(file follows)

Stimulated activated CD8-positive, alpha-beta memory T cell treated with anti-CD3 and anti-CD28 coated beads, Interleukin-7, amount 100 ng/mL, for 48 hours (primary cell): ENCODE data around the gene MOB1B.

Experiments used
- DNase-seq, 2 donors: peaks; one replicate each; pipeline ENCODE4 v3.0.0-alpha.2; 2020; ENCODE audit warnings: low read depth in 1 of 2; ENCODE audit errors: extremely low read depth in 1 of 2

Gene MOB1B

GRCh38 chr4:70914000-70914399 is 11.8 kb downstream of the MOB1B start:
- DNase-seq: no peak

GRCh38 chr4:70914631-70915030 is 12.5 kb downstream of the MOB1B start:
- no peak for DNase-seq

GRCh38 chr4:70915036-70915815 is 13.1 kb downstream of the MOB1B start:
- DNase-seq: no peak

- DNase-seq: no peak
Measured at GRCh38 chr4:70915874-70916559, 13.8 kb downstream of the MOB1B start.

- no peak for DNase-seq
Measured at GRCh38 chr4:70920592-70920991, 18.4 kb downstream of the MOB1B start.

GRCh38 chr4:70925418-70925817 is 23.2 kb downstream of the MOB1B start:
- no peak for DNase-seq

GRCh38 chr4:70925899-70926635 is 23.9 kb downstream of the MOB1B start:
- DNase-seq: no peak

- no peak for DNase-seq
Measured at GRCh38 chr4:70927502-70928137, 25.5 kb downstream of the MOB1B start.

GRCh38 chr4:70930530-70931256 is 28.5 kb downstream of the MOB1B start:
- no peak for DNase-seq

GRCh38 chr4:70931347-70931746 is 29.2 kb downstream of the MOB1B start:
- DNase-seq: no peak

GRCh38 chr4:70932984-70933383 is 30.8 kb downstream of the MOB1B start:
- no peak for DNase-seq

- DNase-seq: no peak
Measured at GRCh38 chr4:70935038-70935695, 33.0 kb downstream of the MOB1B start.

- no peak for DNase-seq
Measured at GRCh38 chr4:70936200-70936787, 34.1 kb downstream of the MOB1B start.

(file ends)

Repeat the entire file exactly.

Stimulated activated CD8-positive, alpha-beta memory T cell treated with anti-CD3 and anti-CD28 coated beads, Interleukin-7, amount 100 ng/mL, for 48 hours (primary cell): ENCODE data around the gene MOB1B.

Experiments used
- DNase-seq, 2 donors: peaks; one replicate each; pipeline ENCODE4 v3.0.0-alpha.2; 2020; ENCODE audit warnings: low read depth in 1 of 2; ENCODE audit errors: extremely low read depth in 1 of 2

Gene MOB1B

GRCh38 chr4:70914000-70914399 is 11.8 kb downstream of the MOB1B start:
- DNase-seq: no peak

GRCh38 chr4:70914631-70915030 is 12.5 kb downstream of the MOB1B start:
- no peak for DNase-seq

GRCh38 chr4:70915036-70915815 is 13.1 kb downstream of the MOB1B start:
- DNase-seq: no peak

- DNase-seq: no peak
Measured at GRCh38 chr4:70915874-70916559, 13.8 kb downstream of the MOB1B start.

- no peak for DNase-seq
Measured at GRCh38 chr4:70920592-70920991, 18.4 kb downstream of the MOB1B start.

GRCh38 chr4:70925418-70925817 is 23.2 kb downstream of the MOB1B start:
- no peak for DNase-seq

GRCh38 chr4:70925899-70926635 is 23.9 kb downstream of the MOB1B start:
- DNase-seq: no peak

- no peak for DNase-seq
Measured at GRCh38 chr4:70927502-70928137, 25.5 kb downstream of the MOB1B start.

GRCh38 chr4:70930530-70931256 is 28.5 kb downstream of the MOB1B start:
- no peak for DNase-seq

GRCh38 chr4:70931347-70931746 is 29.2 kb downstream of the MOB1B start:
- DNase-seq: no peak

GRCh38 chr4:70932984-70933383 is 30.8 kb downstream of the MOB1B start:
- no peak for DNase-seq

- DNase-seq: no peak
Measured at GRCh38 chr4:70935038-70935695, 33.0 kb downstream of the MOB1B start.

- no peak for DNase-seq
Measured at GRCh38 chr4:70936200-70936787, 34.1 kb downstream of the MOB1B start.